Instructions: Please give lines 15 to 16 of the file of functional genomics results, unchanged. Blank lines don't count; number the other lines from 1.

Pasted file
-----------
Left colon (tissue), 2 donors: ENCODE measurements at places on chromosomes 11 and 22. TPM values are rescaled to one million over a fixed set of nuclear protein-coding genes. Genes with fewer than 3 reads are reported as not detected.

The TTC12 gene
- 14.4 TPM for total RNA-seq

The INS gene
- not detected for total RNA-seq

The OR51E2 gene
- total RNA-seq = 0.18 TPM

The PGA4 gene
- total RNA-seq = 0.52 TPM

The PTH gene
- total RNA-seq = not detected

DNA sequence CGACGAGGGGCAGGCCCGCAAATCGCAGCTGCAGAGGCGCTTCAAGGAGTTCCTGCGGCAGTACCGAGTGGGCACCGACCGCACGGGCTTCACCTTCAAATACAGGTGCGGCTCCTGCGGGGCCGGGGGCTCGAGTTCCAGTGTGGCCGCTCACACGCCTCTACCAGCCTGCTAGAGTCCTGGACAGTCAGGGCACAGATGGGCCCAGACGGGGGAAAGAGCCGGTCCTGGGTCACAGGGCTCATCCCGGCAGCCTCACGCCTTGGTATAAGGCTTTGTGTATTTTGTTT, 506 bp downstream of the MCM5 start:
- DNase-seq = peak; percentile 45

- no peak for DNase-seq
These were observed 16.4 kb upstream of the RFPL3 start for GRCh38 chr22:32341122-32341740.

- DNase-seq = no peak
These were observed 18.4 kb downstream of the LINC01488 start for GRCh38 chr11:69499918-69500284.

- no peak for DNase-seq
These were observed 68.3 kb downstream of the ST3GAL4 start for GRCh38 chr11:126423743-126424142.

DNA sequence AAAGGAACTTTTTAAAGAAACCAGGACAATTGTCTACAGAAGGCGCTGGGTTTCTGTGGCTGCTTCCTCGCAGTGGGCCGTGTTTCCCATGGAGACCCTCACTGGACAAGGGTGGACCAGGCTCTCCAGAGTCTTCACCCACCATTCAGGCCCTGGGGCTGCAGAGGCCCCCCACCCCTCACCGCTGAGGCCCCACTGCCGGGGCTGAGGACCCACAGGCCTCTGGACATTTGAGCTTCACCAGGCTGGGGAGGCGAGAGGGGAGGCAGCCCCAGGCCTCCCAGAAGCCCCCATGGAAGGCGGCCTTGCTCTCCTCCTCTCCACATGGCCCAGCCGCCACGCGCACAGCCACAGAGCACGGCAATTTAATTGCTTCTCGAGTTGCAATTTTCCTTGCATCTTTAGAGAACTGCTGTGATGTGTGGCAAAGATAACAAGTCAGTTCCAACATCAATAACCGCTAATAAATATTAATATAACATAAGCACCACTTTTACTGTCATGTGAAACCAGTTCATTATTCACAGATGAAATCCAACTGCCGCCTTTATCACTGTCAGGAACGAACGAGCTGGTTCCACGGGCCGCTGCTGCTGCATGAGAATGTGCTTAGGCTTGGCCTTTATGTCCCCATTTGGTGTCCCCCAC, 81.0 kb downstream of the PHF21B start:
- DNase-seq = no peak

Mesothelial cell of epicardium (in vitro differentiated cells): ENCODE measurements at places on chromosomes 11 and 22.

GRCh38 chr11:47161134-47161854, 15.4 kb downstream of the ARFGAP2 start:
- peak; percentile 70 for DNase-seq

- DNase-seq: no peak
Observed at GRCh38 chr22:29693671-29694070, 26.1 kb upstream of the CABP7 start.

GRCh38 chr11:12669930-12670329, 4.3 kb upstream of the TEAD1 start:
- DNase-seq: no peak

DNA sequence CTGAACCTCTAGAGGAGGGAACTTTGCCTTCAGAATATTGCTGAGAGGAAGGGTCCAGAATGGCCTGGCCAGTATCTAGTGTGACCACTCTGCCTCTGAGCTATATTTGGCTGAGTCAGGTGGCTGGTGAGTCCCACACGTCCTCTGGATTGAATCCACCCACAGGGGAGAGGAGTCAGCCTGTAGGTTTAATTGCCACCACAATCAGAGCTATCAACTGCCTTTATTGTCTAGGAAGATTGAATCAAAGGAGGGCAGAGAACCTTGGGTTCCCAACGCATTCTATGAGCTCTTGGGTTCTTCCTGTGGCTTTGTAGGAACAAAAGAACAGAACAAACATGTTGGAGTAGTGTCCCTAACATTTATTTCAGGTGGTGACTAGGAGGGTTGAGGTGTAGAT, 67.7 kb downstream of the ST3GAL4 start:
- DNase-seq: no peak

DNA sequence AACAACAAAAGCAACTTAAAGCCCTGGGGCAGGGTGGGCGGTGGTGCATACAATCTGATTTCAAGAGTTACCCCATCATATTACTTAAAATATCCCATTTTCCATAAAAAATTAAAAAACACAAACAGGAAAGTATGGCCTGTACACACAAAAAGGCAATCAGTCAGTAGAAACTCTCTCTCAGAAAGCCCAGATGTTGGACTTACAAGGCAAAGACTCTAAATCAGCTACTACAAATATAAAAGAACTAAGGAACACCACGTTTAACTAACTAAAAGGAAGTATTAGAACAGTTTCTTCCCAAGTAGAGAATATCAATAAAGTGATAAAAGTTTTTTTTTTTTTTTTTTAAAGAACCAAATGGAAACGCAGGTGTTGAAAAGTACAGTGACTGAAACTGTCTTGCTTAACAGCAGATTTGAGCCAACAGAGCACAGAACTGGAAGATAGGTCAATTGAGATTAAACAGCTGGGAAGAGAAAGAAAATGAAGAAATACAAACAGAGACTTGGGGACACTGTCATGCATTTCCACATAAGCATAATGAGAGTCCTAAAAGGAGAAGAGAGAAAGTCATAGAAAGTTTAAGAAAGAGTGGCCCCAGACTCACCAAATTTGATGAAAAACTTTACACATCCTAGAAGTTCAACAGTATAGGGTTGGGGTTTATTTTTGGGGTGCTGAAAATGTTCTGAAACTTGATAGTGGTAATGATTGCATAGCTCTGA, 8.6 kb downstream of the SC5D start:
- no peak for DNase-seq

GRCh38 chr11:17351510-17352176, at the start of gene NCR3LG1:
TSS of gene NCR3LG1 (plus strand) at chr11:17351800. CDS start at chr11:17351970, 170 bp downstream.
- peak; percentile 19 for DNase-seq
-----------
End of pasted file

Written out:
These were observed 16.4 kb upstream of the RFPL3 start for GRCh38 chr22:32341122-32341740.

- DNase-seq = no peak